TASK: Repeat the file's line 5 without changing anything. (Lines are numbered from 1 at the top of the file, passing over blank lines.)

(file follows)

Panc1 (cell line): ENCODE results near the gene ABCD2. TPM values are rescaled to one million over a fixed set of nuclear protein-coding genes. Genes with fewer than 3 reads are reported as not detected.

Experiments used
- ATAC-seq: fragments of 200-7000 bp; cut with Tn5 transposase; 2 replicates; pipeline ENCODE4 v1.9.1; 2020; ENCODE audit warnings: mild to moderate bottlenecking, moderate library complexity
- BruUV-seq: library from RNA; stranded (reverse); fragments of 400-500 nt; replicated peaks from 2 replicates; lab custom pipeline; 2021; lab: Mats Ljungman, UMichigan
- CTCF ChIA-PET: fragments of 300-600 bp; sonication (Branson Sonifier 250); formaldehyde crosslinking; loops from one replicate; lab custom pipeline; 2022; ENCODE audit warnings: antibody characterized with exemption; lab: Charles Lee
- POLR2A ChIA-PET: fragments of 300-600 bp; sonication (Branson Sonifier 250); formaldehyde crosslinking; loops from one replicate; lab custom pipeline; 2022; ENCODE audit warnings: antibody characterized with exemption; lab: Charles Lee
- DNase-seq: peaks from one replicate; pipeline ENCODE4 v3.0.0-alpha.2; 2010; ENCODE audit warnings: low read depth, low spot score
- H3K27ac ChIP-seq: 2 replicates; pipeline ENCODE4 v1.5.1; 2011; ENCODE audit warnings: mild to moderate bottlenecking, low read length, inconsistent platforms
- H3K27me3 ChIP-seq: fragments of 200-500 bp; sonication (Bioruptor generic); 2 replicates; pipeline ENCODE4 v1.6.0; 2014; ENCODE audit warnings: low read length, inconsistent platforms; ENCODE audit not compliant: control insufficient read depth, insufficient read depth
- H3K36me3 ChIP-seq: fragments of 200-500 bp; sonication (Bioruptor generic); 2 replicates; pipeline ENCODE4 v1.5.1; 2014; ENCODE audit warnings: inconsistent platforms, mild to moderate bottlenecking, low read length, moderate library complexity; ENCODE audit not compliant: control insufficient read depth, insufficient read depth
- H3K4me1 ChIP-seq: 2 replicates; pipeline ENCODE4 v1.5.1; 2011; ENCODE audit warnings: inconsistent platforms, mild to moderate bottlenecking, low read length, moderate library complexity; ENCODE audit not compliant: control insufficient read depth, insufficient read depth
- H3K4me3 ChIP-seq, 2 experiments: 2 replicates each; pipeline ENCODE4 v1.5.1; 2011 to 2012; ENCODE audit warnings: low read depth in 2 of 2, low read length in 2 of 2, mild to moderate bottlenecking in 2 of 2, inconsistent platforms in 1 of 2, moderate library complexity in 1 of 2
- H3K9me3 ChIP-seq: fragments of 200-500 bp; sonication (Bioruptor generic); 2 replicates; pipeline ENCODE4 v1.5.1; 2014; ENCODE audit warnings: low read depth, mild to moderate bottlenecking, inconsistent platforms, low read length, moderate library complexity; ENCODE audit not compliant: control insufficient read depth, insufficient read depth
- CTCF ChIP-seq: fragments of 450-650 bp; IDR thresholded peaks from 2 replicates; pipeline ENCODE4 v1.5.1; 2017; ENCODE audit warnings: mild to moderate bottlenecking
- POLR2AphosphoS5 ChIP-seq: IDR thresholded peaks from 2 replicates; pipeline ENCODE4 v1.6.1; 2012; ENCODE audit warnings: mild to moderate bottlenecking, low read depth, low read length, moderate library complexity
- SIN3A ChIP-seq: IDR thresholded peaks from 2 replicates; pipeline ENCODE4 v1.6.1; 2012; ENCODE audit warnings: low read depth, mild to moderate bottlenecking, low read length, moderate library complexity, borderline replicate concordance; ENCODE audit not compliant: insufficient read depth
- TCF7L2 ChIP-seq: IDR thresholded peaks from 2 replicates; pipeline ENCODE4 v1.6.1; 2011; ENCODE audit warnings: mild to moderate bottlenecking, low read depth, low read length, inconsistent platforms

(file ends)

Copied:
- CTCF ChIA-PET: fragments of 300-600 bp; sonication (Branson Sonifier 250); formaldehyde crosslinking; loops from one replicate; lab custom pipeline; 2022; ENCODE audit warnings: antibody characterized with exemption; lab: Charles Lee